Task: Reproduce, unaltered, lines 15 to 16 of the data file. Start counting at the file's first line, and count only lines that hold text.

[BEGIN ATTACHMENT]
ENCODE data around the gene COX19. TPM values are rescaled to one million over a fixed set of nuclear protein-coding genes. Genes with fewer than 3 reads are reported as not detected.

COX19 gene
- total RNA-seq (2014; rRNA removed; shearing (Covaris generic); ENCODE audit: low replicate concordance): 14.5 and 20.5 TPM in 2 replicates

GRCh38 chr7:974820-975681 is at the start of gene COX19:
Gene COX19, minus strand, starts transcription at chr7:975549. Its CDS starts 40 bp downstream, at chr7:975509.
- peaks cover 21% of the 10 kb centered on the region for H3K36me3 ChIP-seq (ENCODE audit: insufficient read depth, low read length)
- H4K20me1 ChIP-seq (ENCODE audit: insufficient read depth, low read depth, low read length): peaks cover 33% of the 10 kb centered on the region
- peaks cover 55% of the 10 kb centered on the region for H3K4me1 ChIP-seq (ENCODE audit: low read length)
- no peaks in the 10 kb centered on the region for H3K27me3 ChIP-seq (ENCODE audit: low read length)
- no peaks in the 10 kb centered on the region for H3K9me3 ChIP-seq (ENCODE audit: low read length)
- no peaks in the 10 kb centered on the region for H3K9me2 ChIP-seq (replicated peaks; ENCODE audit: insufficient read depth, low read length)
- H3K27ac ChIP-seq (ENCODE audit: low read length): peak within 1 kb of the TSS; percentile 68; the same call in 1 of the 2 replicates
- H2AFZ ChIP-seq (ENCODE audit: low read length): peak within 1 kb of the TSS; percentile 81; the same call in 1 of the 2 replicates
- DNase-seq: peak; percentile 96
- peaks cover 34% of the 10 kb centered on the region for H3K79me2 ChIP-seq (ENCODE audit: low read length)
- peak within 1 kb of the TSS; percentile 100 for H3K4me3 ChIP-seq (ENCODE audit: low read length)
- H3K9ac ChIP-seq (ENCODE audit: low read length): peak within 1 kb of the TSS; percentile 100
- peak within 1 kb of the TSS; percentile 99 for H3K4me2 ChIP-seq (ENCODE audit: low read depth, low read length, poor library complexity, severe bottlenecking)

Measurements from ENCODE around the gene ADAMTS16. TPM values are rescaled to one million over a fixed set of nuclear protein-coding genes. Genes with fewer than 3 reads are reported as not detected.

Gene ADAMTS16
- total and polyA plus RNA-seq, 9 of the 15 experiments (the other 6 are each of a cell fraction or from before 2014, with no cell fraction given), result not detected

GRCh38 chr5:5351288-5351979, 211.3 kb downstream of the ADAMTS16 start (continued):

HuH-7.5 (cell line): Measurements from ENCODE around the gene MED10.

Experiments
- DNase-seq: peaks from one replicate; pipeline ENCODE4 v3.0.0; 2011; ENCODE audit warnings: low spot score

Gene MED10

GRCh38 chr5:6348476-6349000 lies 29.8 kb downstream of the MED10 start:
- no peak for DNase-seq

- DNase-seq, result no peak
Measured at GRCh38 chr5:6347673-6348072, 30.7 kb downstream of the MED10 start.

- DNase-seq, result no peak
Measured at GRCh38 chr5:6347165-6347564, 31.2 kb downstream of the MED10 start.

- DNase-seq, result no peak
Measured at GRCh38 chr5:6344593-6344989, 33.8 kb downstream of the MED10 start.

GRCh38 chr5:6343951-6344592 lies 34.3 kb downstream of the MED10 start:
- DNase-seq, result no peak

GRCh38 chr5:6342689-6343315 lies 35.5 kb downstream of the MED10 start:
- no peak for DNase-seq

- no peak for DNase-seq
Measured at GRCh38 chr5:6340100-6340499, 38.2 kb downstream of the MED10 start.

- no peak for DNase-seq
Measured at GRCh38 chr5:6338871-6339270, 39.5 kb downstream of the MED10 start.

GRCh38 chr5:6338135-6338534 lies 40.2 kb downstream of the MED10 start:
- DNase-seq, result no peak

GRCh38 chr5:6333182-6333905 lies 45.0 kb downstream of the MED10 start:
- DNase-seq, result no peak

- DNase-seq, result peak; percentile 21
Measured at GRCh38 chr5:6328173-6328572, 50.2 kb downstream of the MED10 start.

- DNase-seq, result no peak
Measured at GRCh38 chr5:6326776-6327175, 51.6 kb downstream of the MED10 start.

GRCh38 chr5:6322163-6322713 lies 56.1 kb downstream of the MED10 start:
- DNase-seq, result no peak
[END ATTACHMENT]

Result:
- peaks cover 34% of the 10 kb centered on the region for H3K79me2 ChIP-seq (ENCODE audit: low read length)
- peak within 1 kb of the TSS; percentile 100 for H3K4me3 ChIP-seq (ENCODE audit: low read length)